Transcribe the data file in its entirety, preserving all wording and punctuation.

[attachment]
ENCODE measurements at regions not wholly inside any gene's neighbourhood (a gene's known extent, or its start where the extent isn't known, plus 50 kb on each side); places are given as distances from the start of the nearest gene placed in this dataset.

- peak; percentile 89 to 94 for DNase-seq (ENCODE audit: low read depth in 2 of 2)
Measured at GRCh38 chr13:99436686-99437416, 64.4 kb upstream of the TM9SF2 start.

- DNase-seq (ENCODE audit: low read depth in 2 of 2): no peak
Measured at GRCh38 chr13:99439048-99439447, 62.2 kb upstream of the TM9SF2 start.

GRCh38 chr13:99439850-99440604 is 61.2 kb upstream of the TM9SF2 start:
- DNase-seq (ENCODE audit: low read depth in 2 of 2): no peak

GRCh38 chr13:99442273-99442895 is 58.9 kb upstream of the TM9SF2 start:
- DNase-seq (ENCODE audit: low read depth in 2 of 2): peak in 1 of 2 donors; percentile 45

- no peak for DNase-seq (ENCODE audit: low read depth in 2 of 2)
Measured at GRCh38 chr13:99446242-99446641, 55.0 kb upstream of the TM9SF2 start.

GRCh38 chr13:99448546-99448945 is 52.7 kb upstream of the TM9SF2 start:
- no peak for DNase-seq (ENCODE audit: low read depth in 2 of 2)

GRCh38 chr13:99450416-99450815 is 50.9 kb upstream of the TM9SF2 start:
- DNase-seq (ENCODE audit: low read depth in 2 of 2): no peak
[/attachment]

ENCODE measurements at regions not wholly inside any gene's neighbourhood (a gene's known extent, or its start where the extent isn't known, plus 50 kb on each side); places are given as distances from the start of the nearest gene placed in this dataset.

- peak; percentile 89 to 94 for DNase-seq (ENCODE audit: low read depth in 2 of 2)
Measured at GRCh38 chr13:99436686-99437416, 64.4 kb upstream of the TM9SF2 start.

- DNase-seq (ENCODE audit: low read depth in 2 of 2): no peak
Measured at GRCh38 chr13:99439048-99439447, 62.2 kb upstream of the TM9SF2 start.

GRCh38 chr13:99439850-99440604 is 61.2 kb upstream of the TM9SF2 start:
- DNase-seq (ENCODE audit: low read depth in 2 of 2): no peak

GRCh38 chr13:99442273-99442895 is 58.9 kb upstream of the TM9SF2 start:
- DNase-seq (ENCODE audit: low read depth in 2 of 2): peak in 1 of 2 donors; percentile 45

- no peak for DNase-seq (ENCODE audit: low read depth in 2 of 2)
Measured at GRCh38 chr13:99446242-99446641, 55.0 kb upstream of the TM9SF2 start.

GRCh38 chr13:99448546-99448945 is 52.7 kb upstream of the TM9SF2 start:
- no peak for DNase-seq (ENCODE audit: low read depth in 2 of 2)

GRCh38 chr13:99450416-99450815 is 50.9 kb upstream of the TM9SF2 start:
- DNase-seq (ENCODE audit: low read depth in 2 of 2): no peak